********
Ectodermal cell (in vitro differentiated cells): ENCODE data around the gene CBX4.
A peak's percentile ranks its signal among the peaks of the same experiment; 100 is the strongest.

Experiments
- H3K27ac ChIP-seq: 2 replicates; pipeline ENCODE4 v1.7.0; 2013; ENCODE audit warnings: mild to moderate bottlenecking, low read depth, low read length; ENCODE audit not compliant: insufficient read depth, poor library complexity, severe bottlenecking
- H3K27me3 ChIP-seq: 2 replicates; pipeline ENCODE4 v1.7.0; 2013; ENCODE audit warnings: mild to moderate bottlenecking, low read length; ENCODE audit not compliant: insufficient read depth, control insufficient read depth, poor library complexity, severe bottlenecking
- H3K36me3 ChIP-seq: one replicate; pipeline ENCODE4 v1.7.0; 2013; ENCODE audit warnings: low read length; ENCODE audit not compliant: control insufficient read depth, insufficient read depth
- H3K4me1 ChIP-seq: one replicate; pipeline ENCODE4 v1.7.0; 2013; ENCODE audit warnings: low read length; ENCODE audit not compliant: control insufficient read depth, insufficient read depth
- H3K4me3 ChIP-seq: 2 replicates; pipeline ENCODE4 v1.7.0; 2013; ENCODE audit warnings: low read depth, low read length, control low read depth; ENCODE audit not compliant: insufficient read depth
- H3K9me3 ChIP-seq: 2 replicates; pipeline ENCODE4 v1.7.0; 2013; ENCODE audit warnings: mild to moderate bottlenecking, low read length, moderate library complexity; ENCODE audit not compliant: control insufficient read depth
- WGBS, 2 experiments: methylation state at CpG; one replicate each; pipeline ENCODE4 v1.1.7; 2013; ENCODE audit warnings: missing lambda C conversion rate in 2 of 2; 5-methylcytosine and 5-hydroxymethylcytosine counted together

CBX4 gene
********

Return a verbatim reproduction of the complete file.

Ectodermal cell (in vitro differentiated cells): ENCODE data around the gene CBX4.
A peak's percentile ranks its signal among the peaks of the same experiment; 100 is the strongest.

Experiments
- H3K27ac ChIP-seq: 2 replicates; pipeline ENCODE4 v1.7.0; 2013; ENCODE audit warnings: mild to moderate bottlenecking, low read depth, low read length; ENCODE audit not compliant: insufficient read depth, poor library complexity, severe bottlenecking
- H3K27me3 ChIP-seq: 2 replicates; pipeline ENCODE4 v1.7.0; 2013; ENCODE audit warnings: mild to moderate bottlenecking, low read length; ENCODE audit not compliant: insufficient read depth, control insufficient read depth, poor library complexity, severe bottlenecking
- H3K36me3 ChIP-seq: one replicate; pipeline ENCODE4 v1.7.0; 2013; ENCODE audit warnings: low read length; ENCODE audit not compliant: control insufficient read depth, insufficient read depth
- H3K4me1 ChIP-seq: one replicate; pipeline ENCODE4 v1.7.0; 2013; ENCODE audit warnings: low read length; ENCODE audit not compliant: control insufficient read depth, insufficient read depth
- H3K4me3 ChIP-seq: 2 replicates; pipeline ENCODE4 v1.7.0; 2013; ENCODE audit warnings: low read depth, low read length, control low read depth; ENCODE audit not compliant: insufficient read depth
- H3K9me3 ChIP-seq: 2 replicates; pipeline ENCODE4 v1.7.0; 2013; ENCODE audit warnings: mild to moderate bottlenecking, low read length, moderate library complexity; ENCODE audit not compliant: control insufficient read depth
- WGBS, 2 experiments: methylation state at CpG; one replicate each; pipeline ENCODE4 v1.1.7; 2013; ENCODE audit warnings: missing lambda C conversion rate in 2 of 2; 5-methylcytosine and 5-hydroxymethylcytosine counted together

CBX4 gene